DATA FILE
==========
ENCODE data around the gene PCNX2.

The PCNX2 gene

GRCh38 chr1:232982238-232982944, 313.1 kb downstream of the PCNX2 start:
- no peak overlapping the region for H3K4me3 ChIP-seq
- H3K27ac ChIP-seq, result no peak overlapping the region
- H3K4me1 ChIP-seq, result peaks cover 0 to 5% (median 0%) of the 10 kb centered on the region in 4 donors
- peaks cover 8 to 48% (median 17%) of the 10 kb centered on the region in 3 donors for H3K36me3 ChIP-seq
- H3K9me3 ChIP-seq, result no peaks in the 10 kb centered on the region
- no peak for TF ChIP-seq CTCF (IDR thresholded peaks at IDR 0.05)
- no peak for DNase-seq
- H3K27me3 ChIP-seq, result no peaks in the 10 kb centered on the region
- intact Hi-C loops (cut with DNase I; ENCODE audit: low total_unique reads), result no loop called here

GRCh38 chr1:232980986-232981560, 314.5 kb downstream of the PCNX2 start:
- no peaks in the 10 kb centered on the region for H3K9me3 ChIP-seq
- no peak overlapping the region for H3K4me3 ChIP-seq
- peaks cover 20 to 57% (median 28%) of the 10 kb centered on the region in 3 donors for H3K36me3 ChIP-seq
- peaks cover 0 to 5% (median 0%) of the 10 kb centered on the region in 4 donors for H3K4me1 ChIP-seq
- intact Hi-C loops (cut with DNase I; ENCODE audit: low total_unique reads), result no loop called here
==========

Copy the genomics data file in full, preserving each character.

ENCODE data around the gene PCNX2.

The PCNX2 gene

GRCh38 chr1:232982238-232982944, 313.1 kb downstream of the PCNX2 start:
- no peak overlapping the region for H3K4me3 ChIP-seq
- H3K27ac ChIP-seq, result no peak overlapping the region
- H3K4me1 ChIP-seq, result peaks cover 0 to 5% (median 0%) of the 10 kb centered on the region in 4 donors
- peaks cover 8 to 48% (median 17%) of the 10 kb centered on the region in 3 donors for H3K36me3 ChIP-seq
- H3K9me3 ChIP-seq, result no peaks in the 10 kb centered on the region
- no peak for TF ChIP-seq CTCF (IDR thresholded peaks at IDR 0.05)
- no peak for DNase-seq
- H3K27me3 ChIP-seq, result no peaks in the 10 kb centered on the region
- intact Hi-C loops (cut with DNase I; ENCODE audit: low total_unique reads), result no loop called here

GRCh38 chr1:232980986-232981560, 314.5 kb downstream of the PCNX2 start:
- no peaks in the 10 kb centered on the region for H3K9me3 ChIP-seq
- no peak overlapping the region for H3K4me3 ChIP-seq
- peaks cover 20 to 57% (median 28%) of the 10 kb centered on the region in 3 donors for H3K36me3 ChIP-seq
- peaks cover 0 to 5% (median 0%) of the 10 kb centered on the region in 4 donors for H3K4me1 ChIP-seq
- intact Hi-C loops (cut with DNase I; ENCODE audit: low total_unique reads), result no loop called here